Lake Balaton - Abbey Travel, Ireland

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Welcome to Lake Balaton

Lake Balaton

Lake Balaton is the largest freshwater lake in Europe and the most popular vacation region in Hungary. Lining both shores of its 48-mile (77km) stretch are many towns and resorts, and the north and south shores are distinctly different in character offering something for everyone.

The south shore is thronged by a string of characterless holiday resorts and high-rise buildings where crowds of young people congregate for a hedonistic holiday of sun and fun. Besides the pretty beaches and good swimming, there are numerous land and water-based activities, and at night the discos pulse until the early hours. Siófok is the largest and busiest resort that dominates the southern shore during the summer months, but is completely dead in winter.

The southern edges of the lake include the Golden and Silver Shore beaches (Aranypart and Ezüstpart). Breaking away from the beach life tourists can take a walk down either Beszédes and Petõfi promenades. The Lutheran Church in Oulu Park is also a notable attraction. A short day excursion to the nearby town of Zamárdi and a visit to the towns Ethnographic Museum are well worth the effort.

By contrast the northern shore has limited waterfront development due to its deeper, colder waters and reed beds; its attractions are of an historical and cultural nature rather than activity-centred. Although there are resorts here, it is a destination for those travellers looking for less ostentatious showiness, rather more in the way of scenery, interesting towns and sights, and mineral spas, complemented by the fine wines from the nearby hills of Badacsony. Many of the villages on the shores of the lake have a number of medieval ruins and fortresses.

The oldest and most popular spa resort is Balantonfüred, with an easygoing sophistication and relaxed atmosphere. Jutting out into the lake and almost joining the northern and southern shores is the Tihany Peninsula, which has an old Benedictine Abbey in the quaint town and is surrounded by a nature reserve, which many consider to be the most beautiful place on the lake. To the west and marking the end of the northern shore is the interesting town of Keszthely with its Baroque Festetics Palace which was built in 1745 on the foundations of a ruined castle.

Lake Balaton has been a popular recreation area since the Roman times when the aristocracy built villas and set up health spas here. It was also a famous winegrowing region and the graceful rolling hills, cool water and warm sunshine still provide the perfect setting and climate for both vacations and vineyards.

Information & Facts

Getting Around

With over 120 miles (200km) of cycle tracks around the villages and shores of Lake Balaton, cycling is a popular way to get around. Visitors to Balaton between May and September can make use of the Balaton ferry to cross between the lake's southern and northern shores (Tihany and Szántód), while excursion boats cruise between a number of ports along the shores of the lake. Local buses are also available and it is possible to drive between different towns surrounding the lake.

Hungarian (Magyar) is the official language, but German is widely spoken, especially in the areas close to the Austrian border. English is spoken in tourist areas and most hotels.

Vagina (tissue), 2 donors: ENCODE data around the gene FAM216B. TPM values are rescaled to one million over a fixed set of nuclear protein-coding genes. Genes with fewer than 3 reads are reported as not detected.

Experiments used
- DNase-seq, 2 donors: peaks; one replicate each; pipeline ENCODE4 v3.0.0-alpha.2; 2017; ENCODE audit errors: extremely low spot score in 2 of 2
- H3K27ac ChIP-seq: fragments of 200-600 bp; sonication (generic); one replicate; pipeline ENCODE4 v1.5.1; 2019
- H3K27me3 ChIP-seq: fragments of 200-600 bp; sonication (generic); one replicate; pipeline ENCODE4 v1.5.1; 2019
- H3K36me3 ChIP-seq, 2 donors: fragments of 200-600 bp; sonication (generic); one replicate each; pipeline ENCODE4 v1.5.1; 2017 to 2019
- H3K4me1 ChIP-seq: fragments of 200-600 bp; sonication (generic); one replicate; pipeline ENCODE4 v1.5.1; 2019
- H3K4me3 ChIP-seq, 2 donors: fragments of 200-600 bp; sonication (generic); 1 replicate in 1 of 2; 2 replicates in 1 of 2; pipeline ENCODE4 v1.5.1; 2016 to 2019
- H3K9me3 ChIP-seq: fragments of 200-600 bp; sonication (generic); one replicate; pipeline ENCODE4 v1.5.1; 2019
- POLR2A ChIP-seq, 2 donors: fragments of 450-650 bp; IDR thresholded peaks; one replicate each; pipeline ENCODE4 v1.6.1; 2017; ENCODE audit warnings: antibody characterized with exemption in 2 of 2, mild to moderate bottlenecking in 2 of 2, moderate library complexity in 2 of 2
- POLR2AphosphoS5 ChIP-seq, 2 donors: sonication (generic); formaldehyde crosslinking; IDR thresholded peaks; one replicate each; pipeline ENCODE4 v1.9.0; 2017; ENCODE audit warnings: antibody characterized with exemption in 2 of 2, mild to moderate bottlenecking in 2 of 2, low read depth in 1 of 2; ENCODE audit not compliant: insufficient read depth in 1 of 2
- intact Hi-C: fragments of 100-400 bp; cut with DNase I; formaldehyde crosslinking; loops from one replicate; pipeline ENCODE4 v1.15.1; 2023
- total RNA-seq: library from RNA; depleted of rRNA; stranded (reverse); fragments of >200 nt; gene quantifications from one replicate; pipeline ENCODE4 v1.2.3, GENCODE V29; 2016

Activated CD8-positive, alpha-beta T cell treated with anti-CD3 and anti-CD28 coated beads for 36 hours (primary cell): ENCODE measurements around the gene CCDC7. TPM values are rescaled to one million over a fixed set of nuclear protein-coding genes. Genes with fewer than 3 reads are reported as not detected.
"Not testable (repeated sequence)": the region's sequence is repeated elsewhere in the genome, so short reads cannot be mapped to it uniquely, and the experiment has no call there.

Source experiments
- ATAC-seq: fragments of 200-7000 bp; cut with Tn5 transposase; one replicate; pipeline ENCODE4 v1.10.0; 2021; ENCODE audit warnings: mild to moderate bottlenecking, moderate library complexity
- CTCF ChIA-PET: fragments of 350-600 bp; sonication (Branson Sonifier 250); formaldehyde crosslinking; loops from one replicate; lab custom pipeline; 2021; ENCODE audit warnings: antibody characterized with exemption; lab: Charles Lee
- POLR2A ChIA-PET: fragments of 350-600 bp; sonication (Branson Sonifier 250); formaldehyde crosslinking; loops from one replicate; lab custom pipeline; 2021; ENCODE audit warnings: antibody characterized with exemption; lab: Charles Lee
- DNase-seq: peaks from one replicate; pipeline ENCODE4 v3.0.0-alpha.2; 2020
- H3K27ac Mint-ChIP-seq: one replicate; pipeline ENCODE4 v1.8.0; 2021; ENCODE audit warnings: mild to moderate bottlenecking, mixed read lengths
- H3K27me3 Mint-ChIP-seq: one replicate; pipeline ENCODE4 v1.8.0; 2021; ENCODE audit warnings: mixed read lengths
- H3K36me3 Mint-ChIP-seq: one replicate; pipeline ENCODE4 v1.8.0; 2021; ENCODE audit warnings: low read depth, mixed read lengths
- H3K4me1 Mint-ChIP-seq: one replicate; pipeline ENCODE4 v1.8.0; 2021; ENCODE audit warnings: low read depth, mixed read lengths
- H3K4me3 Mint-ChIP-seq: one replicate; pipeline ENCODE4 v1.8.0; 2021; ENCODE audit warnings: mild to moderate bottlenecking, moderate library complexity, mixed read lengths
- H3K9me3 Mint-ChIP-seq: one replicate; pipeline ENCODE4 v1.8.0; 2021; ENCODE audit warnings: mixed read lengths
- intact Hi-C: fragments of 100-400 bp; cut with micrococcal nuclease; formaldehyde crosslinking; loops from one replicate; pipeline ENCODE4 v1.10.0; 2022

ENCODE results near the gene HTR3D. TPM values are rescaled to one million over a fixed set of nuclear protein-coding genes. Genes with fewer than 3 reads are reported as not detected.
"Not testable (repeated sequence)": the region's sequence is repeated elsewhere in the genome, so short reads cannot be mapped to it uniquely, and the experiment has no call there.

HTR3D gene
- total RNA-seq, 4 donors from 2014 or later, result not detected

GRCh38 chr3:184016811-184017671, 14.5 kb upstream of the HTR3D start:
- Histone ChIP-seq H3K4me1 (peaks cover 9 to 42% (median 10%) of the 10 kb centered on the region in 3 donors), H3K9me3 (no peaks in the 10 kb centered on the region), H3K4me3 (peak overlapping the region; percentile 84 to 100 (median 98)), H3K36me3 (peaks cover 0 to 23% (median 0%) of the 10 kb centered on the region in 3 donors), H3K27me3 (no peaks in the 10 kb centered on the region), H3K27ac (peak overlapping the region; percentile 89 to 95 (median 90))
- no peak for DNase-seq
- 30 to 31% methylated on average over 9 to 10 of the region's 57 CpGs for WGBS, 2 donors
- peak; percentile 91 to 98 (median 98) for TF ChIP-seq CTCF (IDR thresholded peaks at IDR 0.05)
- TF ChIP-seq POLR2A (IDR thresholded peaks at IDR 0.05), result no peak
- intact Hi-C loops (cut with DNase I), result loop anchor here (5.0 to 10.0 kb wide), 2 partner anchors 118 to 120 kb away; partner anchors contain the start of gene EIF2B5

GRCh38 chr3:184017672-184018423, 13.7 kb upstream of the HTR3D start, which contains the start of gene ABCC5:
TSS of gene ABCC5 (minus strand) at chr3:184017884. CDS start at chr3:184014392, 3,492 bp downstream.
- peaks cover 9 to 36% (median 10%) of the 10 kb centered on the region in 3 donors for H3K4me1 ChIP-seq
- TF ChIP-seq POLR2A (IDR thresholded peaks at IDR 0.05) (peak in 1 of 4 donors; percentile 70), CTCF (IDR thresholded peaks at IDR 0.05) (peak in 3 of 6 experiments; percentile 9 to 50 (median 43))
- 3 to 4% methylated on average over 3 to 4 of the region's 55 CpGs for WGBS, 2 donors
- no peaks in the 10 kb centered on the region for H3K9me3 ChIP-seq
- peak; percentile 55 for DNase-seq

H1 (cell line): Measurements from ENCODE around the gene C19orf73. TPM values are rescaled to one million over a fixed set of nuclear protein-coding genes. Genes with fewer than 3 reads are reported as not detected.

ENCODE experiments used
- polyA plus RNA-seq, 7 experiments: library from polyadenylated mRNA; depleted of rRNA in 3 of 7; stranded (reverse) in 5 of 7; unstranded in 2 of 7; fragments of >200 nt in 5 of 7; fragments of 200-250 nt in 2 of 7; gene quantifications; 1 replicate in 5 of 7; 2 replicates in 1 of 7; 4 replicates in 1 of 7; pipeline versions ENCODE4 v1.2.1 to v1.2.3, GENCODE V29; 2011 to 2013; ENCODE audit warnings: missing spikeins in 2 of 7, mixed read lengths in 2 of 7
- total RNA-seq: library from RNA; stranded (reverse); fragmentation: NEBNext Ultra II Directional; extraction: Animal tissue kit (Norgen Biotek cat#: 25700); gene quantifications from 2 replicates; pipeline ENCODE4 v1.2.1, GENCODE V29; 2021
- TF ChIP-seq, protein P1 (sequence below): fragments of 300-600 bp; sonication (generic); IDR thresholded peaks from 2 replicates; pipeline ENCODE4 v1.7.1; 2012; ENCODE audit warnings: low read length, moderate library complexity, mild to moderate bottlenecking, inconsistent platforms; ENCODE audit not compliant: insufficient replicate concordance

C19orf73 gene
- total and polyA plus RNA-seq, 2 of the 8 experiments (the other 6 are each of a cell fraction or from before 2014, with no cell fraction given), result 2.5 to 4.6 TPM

Even though Hungary is part of the EU it does not use the Euro; the official currency is the Hungarian Forint (HUF). Travellers cheques are not widely favoured. Credit cards most accepted in the country are AMEX, Diners Club, EnRoute, Euro/Mastercard, JCB and Visa, and these can be used to withdraw cash from banks and ATMs and to pay bills in hotels, restaurants and most shops. Banks usually open between 8am and 4pm on weekdays and some are open on Saturdays. ATMs and currency exchange machines are available in towns and cities throughout the country. It is advisable to retain exchange receipts for proof of legal currency exchange.

Hévíz is the site of Europe's largest and the world's second largest thermal lake, Gyógytó. It is the most extraordinary sight with its huge milky blue surface covered in water lilies and steam. The warm water wells up from a volcanic crater spring about 128 ft (40m) below the surface and provides year round swimming, although the recommended maximum time in the water during any one session is one hour. The mud on the bottom and edges is said to be slightly radioactive, good for various medical conditions, but in small doses. The complex offers indoor and outdoor swimming. A pavilion in the centre of the lake is reached by a covered bridge and indoor swimming takes place in an area enclosed with Plexiglas. Gaps in the plastic lead to the outdoor swimming area, the rest of the lake, where swimmers can float among the water lilies and swim between the 'rest' platforms bobbing on the surface.

Keszthely is a pleasant university town that has a life of its own outside the tourist season. It has trendy cafes, tree lined streets and a busy market area with strings of peppers and garlic decorating the stalls beside old fashioned weighing scales. Its most important sight is the Festetics Palace, the residence of the wealthy Festetics family with over 100 rooms. The Helikon Palace Museum and Library are in one of its Baroque wings. Keszthely is the best town on Lake Balaton from which to explore the surrounding area, including the nearby Kis-Balaton nature reserve, excellent for bird watching, and the thermal lake at Hévíz.

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